The Curse of La Llorona

To wrap up the Mexican Monstresses mini-series: a rather unusual version of the famous legend.

Once upon a time, there was a woman with three children: one was two, one was four, and the eldest was six. The woman’s husband had died, and she was lonely, so she took a lover.

But her lover got tired of her, and one day he left. The woman became angry and depressed. She blamed her children for her lover’s abandonment, and she stopped taking care of them. She wouldn’t kiss them, or hug them — or feed them, or bathe them. Her little children, frightened and confused at their mother’s anger and neglect, cried all the time. This made her angrier, and she would whip them and scold them, and scream at them:

“It’s all your fault that my life is so unhappy! Why did I ever have you?”

One day, enraged and out of her head, she picked up a butcher knife and hacked her poor children to death. She cut them up into little little pieces, and threw them into the river. The swift current swept the remains of her babies out to sea.

As she threw the last piece into the water, she suddenly realized what she had done.


She cried as she ran along the river’s edge, pulling her hair, tearing her clothes, weeping and wailing — but it was too late. Grieving, the woman dragged herself back home, calling her children’s names. The house met her with only emptiness and silence. Overcome, and not knowing how else to relieve the pain in her heart, the woman picked up the fatal knife and plunged it into her heart. Straight away, her spirit came out of her body and went to face God’s judgement.

As punishment, God pronounced on her a terrible curse.

“I will send you back to earth,” He said. “You will wander all the rivers of the earth searching for the pieces of your children, until you can find them all and put them back together again. But if you can’t put them back together, then you are doomed to kill any child over the age of six that you meet.”

And so it was. The woman wandered along all the rivers of the world, up to their sources and then down to the sea, and she wandered the seashores, too, weeping as she searched for her children. Her wailing could be heard for miles, as she followed the water’s edge. But she never found so much as a single piece of any of her children.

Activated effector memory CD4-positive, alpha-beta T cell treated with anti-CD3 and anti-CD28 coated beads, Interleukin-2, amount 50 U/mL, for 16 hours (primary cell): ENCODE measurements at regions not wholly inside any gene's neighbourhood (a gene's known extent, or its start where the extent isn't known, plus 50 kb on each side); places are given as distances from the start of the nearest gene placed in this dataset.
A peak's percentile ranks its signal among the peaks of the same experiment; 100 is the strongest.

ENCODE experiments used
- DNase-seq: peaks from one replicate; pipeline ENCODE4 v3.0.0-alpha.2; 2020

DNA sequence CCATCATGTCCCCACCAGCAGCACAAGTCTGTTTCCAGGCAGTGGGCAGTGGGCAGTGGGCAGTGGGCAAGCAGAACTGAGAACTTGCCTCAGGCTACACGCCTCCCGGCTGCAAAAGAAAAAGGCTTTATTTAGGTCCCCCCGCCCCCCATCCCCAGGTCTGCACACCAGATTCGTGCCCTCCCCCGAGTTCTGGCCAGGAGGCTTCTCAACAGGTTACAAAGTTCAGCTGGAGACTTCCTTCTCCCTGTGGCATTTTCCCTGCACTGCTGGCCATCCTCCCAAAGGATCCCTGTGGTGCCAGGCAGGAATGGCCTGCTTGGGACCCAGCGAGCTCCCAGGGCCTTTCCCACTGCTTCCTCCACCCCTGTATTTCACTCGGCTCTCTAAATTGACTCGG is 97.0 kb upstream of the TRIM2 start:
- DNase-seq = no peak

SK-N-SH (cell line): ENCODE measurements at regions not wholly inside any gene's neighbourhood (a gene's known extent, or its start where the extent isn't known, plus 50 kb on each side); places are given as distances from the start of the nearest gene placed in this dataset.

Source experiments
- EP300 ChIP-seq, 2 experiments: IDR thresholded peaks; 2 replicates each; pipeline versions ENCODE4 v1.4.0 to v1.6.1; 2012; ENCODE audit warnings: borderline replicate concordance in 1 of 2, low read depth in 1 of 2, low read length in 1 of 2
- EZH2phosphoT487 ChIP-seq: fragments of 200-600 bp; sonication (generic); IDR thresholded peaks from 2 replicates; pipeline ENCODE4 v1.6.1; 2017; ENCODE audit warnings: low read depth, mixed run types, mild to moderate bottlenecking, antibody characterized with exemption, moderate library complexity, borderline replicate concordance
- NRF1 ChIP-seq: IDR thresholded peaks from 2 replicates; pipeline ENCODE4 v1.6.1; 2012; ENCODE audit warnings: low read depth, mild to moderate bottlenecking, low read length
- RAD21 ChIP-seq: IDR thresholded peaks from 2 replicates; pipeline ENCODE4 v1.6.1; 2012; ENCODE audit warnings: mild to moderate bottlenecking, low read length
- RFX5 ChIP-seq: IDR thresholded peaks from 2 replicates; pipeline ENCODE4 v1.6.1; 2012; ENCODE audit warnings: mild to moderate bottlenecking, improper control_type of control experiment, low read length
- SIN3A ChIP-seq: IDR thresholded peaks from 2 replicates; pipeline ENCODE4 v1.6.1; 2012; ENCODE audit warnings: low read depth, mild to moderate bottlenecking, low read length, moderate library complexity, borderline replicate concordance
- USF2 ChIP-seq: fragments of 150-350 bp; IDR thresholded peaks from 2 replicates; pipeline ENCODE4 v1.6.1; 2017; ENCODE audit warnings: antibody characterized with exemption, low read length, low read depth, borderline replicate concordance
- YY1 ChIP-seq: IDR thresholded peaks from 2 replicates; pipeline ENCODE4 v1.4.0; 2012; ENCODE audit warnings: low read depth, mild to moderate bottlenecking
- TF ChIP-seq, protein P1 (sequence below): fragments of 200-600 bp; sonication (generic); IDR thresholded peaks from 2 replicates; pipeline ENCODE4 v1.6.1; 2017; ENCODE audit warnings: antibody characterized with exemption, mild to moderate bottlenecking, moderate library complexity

One day, as she searched, she came to a castle on the banks of a rushing river, where there lived a king and a queen with two children: a boy of five and a girl of four. The woman cried when she saw the little prince and princess, and told the king and queen how lonely she was, and how much she missed her own lost children. The king and queen felt sorry for this poor bereaved stranger, so they took her in to be a nurse to their children.

And so the woman lived in the castle, where she showered the little prince and princess with affection, and cared for them tenderly like she was their own mother. Everyone in the castle called her La Llorona, because tears fell constantly from her eyes.

All went smoothly for almost a year, until the day before the prince’s sixth birthday. The little prince was excited for his birthday party, and so was his sister. Everyone in the castle hurried around joyously, getting ready for the celebration. Except La Llorona, who sat in a corner and cried, wailing loudly.

“Why are you so sad?” they asked her.

“Because I had a son exactly this age,” La Llorona said. Then she ran to her room and wailed louder than ever.

At midnight of the prince’s sixth birthday, La Llorona crept into the boy’s room, and stabbed him in the heart! Then she took the lifeless body away, and hid it in a dusty, deserted attic room.

When the servants came in the morning to wake the birthday boy, they found the bed empty. They raised the alarm and searched everywhere in the castle (well, almost everywhere — they must not have checked the attic) and out in the gardens. But they never found a trace of the little boy. The king and queen were heartbroken, and the entire countryside mourned with them.

So now La Llorona had only the little princess to care for, until the queen gave birth to another son, not too long after the tragedy. Another year or so rolled around, and soon the castle got ready to celebrate the princess’s sixth birthday. And things happened like they did the year before: La Llorona took the little girl’s dead body and laid in the dusty attic room, next to the body of her brother.